• Sun in the morning, storm by noon, gales before bedtime, and then overnight snow. And that’s in the summer (kidding, but yea, our weather can change in a matter of minutes.)

  4. This is such a beautiful shot, Judy!

    • Thanks Jill!! I always like it when a great subject sits in great lighting. I go out late afternoon/ end of day when I can as the lighting isn’t just flattering to people, but the just about everything. Not quite the Golden Hour, but close.

  5. I like this portrait a lot. I’m still undecided about the canvas texture, but this is the first time I’ve looked at any of your work on my iPad. It’s great for sitting in a car dealership waiting for service to be completed (which I am) but maybe not so great for looks at photos! I’ll look again when I get home, and see how it looks on my computer.

    I certainly appreciate the discussion about light. I’ve discovered that even 10 in the morning can be too late. Now that the days are getting longer — much longer! — I need to arrange my whole life differently so I can get out and about earlier, or stay out later.

    I grinned at your reference to that time at the computer, too. Just sorting out photos can be more time consuming than I ever imagined. Of course, when you accidentally delete 400 photos from your camera’s card, things get even more interesting. I knew as soon as I’d done it — talk about seeing your life flash before your eyes as you see that supposedly “empty” folder actually filled with disappearing images.

    But — I also learned a secondary lesson: that you can get those deleted images back. Otto Munchow told me that. I found a free restore program on CNET, downloaded it, and got every image back. Actually, I got about 3,000 images back. Every image that ever had been on that card, going back to my trip to Kansas last fall, got restored. It was the most amazing thing I’ve ever seen. I’m still not quite over it all.

    • Oh Wow!! I have never tried any restoration of photos after deletion, accidental or on purpose. Does it work if you reformatted the card too? Accidental deletion and reformatting might not be the same thing.

      The picture does look wonderful without the canvas texture too. Sometimes I put texture on just to see what an image would be like if I had it printed on canvas…which I do like quite a bit with the more portrait oriented bird images. And sometimes, if it is a more grunge thing, it is more for the new character it gives rather than a look see. I just like that picture and the slant of the sun producing the soft light. When I have choice I go out late day, maybe two or even three hours before sunset to walk around and scope out the nests that interest me the most. The hour before sunset is often called the golden hour for its wonderful warm light courtesy of the descending sun. The other hour that gets a name is the hour on the other side called the blue hour and that is the time where the sky is deepening blue but before the black of night. And that produces wonderful images too since often a lighthouse will be turned on during that time but photographically I find it prettier to get the light with some hints of color left in the sky. A good time for low light scenes. At least with the late sunsets in the summer time, there is more time after work to go shooting!!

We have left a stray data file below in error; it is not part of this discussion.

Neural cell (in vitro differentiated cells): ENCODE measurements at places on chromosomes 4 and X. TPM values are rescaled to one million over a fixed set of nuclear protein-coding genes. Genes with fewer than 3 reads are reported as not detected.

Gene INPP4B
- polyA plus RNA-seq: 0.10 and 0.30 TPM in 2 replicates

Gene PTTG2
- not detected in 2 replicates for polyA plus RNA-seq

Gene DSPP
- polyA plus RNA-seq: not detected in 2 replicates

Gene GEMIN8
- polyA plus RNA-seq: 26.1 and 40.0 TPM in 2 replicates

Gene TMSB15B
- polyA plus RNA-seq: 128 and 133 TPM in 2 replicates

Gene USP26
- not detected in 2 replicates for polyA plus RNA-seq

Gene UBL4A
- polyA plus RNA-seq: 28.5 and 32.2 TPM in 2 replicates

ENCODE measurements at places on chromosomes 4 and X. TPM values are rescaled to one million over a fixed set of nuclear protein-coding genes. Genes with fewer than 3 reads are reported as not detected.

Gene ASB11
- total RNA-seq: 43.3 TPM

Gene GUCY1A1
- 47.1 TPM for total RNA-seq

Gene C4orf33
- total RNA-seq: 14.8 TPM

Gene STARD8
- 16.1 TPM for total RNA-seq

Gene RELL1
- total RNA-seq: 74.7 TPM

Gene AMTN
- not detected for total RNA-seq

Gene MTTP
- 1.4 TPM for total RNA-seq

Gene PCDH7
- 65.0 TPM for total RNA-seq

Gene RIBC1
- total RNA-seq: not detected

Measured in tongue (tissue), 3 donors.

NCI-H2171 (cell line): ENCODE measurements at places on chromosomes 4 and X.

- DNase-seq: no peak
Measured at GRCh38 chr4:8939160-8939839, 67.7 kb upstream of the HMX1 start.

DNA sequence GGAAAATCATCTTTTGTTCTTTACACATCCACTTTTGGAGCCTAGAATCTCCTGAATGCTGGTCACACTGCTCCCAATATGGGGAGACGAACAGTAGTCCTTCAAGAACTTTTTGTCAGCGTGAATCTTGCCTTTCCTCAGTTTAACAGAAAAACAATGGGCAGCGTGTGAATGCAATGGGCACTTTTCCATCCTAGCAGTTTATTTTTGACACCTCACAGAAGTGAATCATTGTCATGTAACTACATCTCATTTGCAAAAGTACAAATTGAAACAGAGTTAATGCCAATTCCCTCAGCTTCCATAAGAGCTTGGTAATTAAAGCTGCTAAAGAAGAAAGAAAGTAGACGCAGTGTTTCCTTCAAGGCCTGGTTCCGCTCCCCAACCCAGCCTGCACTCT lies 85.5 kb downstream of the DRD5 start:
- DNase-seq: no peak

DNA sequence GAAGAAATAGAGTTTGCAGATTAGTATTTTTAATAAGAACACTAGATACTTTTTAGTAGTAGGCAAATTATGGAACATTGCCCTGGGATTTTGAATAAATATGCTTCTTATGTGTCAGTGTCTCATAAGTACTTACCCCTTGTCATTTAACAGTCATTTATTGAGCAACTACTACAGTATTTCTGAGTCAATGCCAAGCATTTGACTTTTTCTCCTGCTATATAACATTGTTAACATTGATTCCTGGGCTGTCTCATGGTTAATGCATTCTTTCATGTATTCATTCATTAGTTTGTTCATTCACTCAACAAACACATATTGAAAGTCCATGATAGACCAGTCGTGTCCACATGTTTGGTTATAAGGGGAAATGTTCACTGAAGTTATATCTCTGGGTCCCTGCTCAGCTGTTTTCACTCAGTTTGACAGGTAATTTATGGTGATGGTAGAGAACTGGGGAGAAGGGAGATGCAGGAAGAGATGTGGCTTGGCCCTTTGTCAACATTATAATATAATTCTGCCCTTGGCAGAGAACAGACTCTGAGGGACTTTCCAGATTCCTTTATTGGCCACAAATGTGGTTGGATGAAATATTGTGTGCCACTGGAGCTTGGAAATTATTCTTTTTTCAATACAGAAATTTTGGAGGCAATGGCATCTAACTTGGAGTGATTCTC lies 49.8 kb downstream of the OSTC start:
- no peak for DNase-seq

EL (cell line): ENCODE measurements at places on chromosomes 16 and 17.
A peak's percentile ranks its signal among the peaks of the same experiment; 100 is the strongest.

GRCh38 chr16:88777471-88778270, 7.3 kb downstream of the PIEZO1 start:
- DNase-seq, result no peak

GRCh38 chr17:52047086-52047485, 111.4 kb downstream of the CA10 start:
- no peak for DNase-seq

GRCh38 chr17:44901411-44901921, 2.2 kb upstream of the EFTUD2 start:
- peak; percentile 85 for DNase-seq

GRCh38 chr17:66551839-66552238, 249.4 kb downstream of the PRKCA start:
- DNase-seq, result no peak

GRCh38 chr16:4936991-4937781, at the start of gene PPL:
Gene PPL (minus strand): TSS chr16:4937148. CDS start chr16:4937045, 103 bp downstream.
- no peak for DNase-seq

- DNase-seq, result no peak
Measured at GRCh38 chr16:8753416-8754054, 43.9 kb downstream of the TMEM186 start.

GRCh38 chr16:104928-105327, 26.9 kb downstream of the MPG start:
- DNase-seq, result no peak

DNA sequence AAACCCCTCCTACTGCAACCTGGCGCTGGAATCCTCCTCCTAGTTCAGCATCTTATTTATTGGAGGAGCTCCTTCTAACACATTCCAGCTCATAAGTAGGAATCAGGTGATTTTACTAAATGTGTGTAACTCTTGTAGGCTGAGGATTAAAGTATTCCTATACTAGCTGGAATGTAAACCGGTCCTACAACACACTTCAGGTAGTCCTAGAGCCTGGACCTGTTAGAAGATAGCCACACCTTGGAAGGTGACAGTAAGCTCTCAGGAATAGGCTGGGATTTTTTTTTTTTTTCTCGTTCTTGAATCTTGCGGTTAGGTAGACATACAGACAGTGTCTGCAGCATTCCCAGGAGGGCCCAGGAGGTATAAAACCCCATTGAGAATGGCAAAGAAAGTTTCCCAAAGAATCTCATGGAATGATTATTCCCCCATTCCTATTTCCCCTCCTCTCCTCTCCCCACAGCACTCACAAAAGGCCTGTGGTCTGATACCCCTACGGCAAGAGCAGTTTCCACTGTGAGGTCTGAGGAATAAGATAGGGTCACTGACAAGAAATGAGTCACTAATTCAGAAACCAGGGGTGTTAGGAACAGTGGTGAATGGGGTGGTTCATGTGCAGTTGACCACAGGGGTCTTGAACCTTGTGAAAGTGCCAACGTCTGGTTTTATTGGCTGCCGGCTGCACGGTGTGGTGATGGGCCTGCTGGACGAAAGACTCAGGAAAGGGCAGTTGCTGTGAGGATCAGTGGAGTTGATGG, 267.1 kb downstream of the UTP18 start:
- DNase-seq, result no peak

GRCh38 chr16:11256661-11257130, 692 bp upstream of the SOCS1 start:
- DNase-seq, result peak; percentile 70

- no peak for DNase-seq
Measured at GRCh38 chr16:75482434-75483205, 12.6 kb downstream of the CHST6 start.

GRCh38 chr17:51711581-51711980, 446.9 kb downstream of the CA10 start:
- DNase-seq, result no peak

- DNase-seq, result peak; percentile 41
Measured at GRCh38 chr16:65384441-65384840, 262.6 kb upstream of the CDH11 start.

Well, on the iPad, I find everything looks great on an iPad! I love looking at my own images or anyone’s on an iPad…that screen is gorgeous.

      • What saved me what that I hadn’t reformatted the card. In fact, I’ve never reformatted a card. I suppose I should figure out if that’s something I’m supposed to be doing. All things considered, I’m lucky I hadn’t!

      • After I’ve offloaded images in two places, I do reformat them before shooting again.

  6. Just beautiful the light and the whole composition Judy, must feel good to be out and about with the birds.

    • Yes, it always does. I regret not going more often than I do as I get a sense of peace wandering the rookery. Most often I visit late day for that lovely lighting. I tend to go a bit too early so many times it can be a later visit to the same nest that is irresistible to shoot again as the light changes. Thank you for the good feedback on the composition as with the ease of crop or zoom there are so many ways to go. This one is the full file with just a little clean up of distracting elements in the way.